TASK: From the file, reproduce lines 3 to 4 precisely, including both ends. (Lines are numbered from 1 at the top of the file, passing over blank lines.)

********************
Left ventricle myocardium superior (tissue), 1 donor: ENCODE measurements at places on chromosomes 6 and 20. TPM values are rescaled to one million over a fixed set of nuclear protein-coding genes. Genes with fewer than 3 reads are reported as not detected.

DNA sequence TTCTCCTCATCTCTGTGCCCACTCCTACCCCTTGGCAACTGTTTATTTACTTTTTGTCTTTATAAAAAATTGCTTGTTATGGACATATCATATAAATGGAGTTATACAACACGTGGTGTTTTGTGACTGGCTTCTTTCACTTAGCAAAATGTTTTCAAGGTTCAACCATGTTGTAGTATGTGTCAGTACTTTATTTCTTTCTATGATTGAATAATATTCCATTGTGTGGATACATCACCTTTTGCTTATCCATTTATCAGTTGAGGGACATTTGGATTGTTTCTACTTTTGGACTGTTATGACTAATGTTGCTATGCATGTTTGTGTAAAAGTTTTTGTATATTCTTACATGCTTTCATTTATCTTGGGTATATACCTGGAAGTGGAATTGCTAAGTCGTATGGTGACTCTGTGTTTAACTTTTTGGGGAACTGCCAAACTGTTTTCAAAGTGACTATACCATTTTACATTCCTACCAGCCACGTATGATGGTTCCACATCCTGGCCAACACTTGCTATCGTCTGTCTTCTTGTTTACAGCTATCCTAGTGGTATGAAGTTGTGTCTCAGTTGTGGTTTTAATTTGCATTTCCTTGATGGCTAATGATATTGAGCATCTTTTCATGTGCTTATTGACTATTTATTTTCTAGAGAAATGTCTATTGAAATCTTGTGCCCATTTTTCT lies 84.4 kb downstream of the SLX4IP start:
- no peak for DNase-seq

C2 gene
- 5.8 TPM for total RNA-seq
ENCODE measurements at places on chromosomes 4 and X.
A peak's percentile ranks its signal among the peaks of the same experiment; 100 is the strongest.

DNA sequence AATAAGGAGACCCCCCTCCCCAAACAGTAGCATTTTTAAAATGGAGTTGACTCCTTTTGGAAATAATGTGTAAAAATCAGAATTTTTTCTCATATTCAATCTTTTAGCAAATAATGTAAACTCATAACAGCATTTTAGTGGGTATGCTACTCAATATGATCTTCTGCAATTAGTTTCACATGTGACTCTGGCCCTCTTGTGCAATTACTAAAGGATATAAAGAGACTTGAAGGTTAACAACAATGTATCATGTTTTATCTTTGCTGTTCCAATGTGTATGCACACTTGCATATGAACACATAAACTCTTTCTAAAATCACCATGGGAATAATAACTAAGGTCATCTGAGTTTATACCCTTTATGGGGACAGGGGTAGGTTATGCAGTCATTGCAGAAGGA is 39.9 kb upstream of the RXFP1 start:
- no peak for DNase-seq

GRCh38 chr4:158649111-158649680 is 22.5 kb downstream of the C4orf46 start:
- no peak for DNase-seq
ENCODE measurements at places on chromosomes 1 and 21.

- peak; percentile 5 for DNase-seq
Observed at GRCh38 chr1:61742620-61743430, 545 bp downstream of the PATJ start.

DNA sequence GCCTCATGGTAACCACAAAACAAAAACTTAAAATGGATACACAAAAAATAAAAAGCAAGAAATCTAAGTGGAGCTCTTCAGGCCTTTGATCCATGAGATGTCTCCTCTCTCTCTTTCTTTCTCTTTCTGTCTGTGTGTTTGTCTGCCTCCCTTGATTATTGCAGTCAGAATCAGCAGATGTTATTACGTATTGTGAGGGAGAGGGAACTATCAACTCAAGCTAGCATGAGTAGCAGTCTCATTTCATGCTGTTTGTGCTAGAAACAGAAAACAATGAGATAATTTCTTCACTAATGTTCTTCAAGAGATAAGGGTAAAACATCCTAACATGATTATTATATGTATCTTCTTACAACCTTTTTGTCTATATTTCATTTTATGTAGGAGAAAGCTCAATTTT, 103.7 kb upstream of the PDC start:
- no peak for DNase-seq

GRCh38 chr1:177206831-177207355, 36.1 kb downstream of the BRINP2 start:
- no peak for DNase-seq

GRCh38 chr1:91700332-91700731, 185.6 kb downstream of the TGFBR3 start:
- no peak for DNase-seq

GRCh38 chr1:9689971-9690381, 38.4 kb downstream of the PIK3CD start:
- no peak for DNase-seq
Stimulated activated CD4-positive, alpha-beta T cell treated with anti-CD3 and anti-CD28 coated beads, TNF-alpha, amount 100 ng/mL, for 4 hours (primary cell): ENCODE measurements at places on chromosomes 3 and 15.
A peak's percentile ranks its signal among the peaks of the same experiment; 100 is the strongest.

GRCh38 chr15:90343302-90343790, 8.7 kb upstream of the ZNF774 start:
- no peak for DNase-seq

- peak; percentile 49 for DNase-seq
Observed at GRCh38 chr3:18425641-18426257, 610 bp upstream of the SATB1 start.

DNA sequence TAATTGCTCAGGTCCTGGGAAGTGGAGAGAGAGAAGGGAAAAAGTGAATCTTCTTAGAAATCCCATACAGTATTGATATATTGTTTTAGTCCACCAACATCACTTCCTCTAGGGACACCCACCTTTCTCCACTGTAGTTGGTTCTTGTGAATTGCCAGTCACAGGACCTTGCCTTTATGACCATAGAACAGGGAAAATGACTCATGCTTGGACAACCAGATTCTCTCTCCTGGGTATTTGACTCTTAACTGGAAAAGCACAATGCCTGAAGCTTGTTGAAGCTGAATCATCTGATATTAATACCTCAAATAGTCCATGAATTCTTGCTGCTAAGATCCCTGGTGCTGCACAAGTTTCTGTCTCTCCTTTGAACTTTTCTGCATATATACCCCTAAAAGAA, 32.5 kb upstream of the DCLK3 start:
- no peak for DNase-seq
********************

- no peak for DNase-seq

C2 gene